The benefit that streaming services have, is that they have less need to achieve profit in the short period of cinema release. If the presence of a film or television programme is available on their service, they can continue to offer it over a much longer period of time using it to invite users to subscribe to their service.

people hugging on a beach
Netflix development of 'Roma', directed by Alfonso Cuarôn, shows the new media company's willingness to move away from the English-language dominance of the industry and to support creative development of non-traditional stories.

Streaming video services also allow the existing television and film studios to profit from their ‘back catalogue.’ A company like Warner Media (formerly Time Warner), has a catalogue of around 7500 feature films (ranging from the Wizard of Oz to the Harry Potter films and the DC Universe franchise) and 4500 television programmes (each with anything from 10’s to 1000’s of individual episodes). 

While Warner Meddia are said to be launching their own streaming service, they currently have deals with Netflix and Amazon to stream their content. Such relationships mean that a catalogue that might have sat idle, making little or no revenue for the company, can now start to generate income. 

As more and more specialised streaming services become available, consumers will be able to choose those services that provide content that is of most interest. Are you into classic Hollywood films? Do you have a penchant for ‘Grindhouse’? Musicals? Animation? 

Subscription fatigue

There is also an inherent risk in this continued fragmentation of the streaming market. How many services will consumers be willing to pay for? At present, there is still some convenience in the fact that Netflix has a good range of films and television shows that are not available via Amazon. But, as new services enter the market there is likely to be a reduction in the content for existing services to offer. 

It has already been announced that the launch of Disney’s streaming service will mean that Star Wars films, Marvel films and other Disney properties will no longer be available on other services. Disney wants you to subscribe to their service; in order to watch their content.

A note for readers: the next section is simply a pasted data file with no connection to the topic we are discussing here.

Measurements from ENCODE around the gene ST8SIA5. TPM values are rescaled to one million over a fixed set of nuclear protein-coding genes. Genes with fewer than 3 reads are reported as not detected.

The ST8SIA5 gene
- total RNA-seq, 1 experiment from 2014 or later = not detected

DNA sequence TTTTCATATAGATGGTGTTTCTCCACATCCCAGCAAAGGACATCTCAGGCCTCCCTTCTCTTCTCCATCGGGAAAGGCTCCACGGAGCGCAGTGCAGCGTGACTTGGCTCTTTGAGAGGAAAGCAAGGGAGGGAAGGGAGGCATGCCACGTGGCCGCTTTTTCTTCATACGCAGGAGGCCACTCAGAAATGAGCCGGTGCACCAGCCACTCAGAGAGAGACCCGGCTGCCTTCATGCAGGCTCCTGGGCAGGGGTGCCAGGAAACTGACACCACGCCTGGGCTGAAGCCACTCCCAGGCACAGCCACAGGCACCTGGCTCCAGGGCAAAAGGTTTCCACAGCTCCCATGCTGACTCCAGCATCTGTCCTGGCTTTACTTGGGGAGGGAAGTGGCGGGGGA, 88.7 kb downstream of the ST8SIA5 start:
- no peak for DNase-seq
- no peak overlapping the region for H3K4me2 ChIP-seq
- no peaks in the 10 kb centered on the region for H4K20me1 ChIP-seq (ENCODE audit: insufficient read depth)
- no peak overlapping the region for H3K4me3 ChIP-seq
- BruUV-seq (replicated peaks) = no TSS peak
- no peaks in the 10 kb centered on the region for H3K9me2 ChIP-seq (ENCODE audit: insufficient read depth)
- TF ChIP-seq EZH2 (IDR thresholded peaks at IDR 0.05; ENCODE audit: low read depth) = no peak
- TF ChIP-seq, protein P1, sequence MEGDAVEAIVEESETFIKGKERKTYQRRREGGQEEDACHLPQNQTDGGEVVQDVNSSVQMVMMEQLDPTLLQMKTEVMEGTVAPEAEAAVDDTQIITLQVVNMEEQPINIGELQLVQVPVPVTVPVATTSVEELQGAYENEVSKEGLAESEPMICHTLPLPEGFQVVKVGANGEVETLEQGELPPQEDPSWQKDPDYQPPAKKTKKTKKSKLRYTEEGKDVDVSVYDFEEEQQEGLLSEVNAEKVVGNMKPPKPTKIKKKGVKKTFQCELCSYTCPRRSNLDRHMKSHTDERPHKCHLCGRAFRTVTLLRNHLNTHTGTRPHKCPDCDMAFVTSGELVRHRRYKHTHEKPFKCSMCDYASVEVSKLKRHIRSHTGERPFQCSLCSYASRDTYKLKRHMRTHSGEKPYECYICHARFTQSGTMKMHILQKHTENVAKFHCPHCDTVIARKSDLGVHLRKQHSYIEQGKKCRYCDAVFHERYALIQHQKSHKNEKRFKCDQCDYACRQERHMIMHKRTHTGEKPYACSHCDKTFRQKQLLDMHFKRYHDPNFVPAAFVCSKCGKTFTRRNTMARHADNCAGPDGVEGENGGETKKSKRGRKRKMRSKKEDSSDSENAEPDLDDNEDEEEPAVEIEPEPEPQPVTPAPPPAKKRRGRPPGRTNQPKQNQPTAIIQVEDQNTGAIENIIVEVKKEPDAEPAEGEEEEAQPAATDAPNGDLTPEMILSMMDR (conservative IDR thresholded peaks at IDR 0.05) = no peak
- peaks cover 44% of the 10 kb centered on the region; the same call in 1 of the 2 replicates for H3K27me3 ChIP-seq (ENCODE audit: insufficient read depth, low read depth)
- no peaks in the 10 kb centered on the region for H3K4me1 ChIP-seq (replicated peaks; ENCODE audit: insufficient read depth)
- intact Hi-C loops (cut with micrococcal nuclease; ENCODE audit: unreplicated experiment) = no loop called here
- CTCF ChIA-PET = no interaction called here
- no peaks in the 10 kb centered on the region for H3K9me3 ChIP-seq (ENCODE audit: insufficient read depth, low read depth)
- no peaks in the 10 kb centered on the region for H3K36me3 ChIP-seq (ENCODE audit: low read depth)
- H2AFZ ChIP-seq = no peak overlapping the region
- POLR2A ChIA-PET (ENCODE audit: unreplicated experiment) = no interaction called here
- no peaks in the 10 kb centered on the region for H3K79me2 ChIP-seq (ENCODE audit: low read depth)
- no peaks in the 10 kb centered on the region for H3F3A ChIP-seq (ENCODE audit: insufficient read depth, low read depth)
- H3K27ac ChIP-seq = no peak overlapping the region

It is unlikely that Netflix or Amazon will lower the cost of their services, so if you want Netflix-only content, and Amazon-only content, along with Disney content, you’ll be shelling out for another subscription. If Warner Media launches a service, will we also have to take out another subscription? At some point, consumers will reach subscription fatigue. 

Some of the major film studios have begun to worry that the rise in original content streaming is diminishing the demand for people to visit the cinema. While it is certainly the case that some films are an ‘experience’ best suited to the large screen, there are also films which benefit from the intimacy of the sitting room. 

New model, new choice

Traditional film and television companies face the challenge of developing content that is best suited to the cinema and terrestrial television, or joining the streaming market (which many of them appear to be doing). There is something of a ‘scramble’ to get content online and streaming. Streaming video offers consumers greater choice, and access to new types of content, all of which is no bad thing.

The film industry is about 100-years old; with the first films appearing in the late 1890’s. Television is only slightly younger, as the first commercial television station began in 1928. As mass-media, available to a global population, they are much younger. Streaming media is the latest stage in the development of these media. The shift to digital on-demand film and television content is already changing the industry - creating both new alliances, new power centers and, at the same time, opening new opportunities for artists.


Geoffrey is a qualified architect, who has worked in the US and UK on projects in the US, UK and Asia. He has been involved in teaching, leadership and management of higher education for more than 20 years; and was the Course Director for undergraduate architecture at University of the Arts London from 2004-2016. He has taught and lectured in the UK, Canada, Brazil, Hong Kong, Spain, and South Africa. He is the author of ‘The Design Process in Architecture’ (2018) and ‘Architecture: An Introduction’ (2010) as well as numerous articles for magazines and journals.